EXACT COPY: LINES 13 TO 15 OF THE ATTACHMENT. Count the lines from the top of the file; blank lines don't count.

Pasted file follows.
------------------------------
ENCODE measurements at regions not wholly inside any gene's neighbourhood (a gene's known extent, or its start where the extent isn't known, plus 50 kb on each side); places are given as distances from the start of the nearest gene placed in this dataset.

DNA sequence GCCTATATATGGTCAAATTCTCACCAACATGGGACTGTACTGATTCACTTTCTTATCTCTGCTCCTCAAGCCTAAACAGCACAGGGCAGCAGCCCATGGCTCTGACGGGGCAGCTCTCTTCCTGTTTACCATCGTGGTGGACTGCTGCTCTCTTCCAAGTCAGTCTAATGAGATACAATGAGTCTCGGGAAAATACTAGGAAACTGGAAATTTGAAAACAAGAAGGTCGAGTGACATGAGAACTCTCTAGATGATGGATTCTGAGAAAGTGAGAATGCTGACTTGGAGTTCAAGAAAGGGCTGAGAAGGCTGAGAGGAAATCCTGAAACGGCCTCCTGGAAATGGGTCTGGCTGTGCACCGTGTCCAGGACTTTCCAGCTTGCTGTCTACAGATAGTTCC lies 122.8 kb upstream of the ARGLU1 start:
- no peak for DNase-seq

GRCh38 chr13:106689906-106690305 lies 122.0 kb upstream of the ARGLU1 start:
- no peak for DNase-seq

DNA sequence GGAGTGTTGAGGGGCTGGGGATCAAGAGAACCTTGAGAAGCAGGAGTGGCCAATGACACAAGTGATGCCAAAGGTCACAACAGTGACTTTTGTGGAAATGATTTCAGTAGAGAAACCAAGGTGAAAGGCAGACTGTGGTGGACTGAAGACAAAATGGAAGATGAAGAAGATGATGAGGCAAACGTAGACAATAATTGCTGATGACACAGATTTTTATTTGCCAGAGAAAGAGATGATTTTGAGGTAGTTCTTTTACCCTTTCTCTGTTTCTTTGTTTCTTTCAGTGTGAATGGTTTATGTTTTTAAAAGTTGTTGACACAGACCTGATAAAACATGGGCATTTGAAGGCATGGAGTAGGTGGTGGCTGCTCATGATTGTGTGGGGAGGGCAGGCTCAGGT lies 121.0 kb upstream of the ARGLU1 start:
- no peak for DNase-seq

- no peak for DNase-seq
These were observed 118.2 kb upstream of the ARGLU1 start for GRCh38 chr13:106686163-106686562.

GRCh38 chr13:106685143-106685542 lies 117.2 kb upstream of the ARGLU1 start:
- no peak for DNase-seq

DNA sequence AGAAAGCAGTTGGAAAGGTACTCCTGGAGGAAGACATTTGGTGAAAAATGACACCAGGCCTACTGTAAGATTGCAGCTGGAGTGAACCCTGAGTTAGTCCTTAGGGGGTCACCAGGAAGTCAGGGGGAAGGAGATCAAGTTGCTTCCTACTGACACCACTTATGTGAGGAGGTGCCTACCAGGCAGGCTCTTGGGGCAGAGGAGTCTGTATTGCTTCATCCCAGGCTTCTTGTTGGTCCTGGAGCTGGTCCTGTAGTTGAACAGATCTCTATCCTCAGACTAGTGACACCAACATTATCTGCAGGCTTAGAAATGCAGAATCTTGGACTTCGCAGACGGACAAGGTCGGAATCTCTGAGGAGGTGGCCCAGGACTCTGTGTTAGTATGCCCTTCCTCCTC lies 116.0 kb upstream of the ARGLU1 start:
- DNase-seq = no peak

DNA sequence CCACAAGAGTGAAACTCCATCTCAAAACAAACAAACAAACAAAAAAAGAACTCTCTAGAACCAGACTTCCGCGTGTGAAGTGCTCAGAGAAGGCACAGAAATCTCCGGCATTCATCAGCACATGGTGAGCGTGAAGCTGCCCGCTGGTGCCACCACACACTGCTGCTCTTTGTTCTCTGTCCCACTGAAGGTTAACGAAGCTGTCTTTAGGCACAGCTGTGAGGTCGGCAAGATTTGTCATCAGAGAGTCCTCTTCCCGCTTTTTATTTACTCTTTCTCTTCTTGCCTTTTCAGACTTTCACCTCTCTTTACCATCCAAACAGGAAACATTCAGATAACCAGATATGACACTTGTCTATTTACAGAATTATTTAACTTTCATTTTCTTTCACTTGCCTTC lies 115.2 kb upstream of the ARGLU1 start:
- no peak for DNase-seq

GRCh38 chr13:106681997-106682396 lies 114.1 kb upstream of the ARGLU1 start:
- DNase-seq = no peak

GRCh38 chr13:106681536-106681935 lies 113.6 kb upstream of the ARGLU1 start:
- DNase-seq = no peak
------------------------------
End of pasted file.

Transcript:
- DNase-seq = no peak

DNA sequence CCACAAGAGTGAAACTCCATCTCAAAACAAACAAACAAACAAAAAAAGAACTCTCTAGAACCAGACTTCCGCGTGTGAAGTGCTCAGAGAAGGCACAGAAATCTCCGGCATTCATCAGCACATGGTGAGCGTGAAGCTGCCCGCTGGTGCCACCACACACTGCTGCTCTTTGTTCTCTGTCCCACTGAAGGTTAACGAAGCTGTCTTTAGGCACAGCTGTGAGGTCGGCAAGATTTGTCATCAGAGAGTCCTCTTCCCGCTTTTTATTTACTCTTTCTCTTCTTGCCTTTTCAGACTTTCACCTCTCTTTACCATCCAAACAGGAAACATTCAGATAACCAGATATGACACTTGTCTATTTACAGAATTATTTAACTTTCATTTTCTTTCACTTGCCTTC lies 115.2 kb upstream of the ARGLU1 start:
- no peak for DNase-seq